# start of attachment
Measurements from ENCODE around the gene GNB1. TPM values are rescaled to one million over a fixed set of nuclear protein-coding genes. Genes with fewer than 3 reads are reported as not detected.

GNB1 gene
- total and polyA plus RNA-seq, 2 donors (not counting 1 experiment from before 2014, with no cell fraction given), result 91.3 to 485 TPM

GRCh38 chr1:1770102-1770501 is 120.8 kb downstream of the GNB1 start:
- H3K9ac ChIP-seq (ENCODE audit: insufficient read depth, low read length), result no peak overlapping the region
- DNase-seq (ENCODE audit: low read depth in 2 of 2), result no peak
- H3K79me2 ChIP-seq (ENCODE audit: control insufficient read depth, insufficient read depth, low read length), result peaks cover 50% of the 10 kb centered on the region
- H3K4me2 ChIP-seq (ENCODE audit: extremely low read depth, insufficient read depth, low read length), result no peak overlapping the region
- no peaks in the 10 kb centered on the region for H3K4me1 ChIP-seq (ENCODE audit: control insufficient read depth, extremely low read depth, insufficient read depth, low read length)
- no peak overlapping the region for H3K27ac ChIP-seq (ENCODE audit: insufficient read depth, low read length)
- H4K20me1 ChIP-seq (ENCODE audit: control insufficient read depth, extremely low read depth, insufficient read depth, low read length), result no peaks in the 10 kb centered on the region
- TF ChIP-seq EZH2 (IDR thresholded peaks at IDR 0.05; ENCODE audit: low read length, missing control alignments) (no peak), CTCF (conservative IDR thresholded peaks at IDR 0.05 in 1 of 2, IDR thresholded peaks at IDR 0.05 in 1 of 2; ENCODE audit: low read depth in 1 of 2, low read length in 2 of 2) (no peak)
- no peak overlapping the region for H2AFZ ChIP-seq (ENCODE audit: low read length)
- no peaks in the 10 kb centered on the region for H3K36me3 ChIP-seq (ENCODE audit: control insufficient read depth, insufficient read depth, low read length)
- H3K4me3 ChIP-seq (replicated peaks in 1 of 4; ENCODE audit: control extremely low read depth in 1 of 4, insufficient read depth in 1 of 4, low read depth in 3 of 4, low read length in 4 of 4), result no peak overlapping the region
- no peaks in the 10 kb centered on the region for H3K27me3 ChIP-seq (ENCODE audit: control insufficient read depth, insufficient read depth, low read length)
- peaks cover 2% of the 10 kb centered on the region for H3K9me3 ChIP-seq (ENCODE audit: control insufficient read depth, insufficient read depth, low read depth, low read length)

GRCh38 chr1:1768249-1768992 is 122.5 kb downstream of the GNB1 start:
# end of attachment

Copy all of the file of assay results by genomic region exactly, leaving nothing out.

Measurements from ENCODE around the gene GNB1. TPM values are rescaled to one million over a fixed set of nuclear protein-coding genes. Genes with fewer than 3 reads are reported as not detected.

GNB1 gene
- total and polyA plus RNA-seq, 2 donors (not counting 1 experiment from before 2014, with no cell fraction given), result 91.3 to 485 TPM

GRCh38 chr1:1770102-1770501 is 120.8 kb downstream of the GNB1 start:
- H3K9ac ChIP-seq (ENCODE audit: insufficient read depth, low read length), result no peak overlapping the region
- DNase-seq (ENCODE audit: low read depth in 2 of 2), result no peak
- H3K79me2 ChIP-seq (ENCODE audit: control insufficient read depth, insufficient read depth, low read length), result peaks cover 50% of the 10 kb centered on the region
- H3K4me2 ChIP-seq (ENCODE audit: extremely low read depth, insufficient read depth, low read length), result no peak overlapping the region
- no peaks in the 10 kb centered on the region for H3K4me1 ChIP-seq (ENCODE audit: control insufficient read depth, extremely low read depth, insufficient read depth, low read length)
- no peak overlapping the region for H3K27ac ChIP-seq (ENCODE audit: insufficient read depth, low read length)
- H4K20me1 ChIP-seq (ENCODE audit: control insufficient read depth, extremely low read depth, insufficient read depth, low read length), result no peaks in the 10 kb centered on the region
- TF ChIP-seq EZH2 (IDR thresholded peaks at IDR 0.05; ENCODE audit: low read length, missing control alignments) (no peak), CTCF (conservative IDR thresholded peaks at IDR 0.05 in 1 of 2, IDR thresholded peaks at IDR 0.05 in 1 of 2; ENCODE audit: low read depth in 1 of 2, low read length in 2 of 2) (no peak)
- no peak overlapping the region for H2AFZ ChIP-seq (ENCODE audit: low read length)
- no peaks in the 10 kb centered on the region for H3K36me3 ChIP-seq (ENCODE audit: control insufficient read depth, insufficient read depth, low read length)
- H3K4me3 ChIP-seq (replicated peaks in 1 of 4; ENCODE audit: control extremely low read depth in 1 of 4, insufficient read depth in 1 of 4, low read depth in 3 of 4, low read length in 4 of 4), result no peak overlapping the region
- no peaks in the 10 kb centered on the region for H3K27me3 ChIP-seq (ENCODE audit: control insufficient read depth, insufficient read depth, low read length)
- peaks cover 2% of the 10 kb centered on the region for H3K9me3 ChIP-seq (ENCODE audit: control insufficient read depth, insufficient read depth, low read depth, low read length)

GRCh38 chr1:1768249-1768992 is 122.5 kb downstream of the GNB1 start: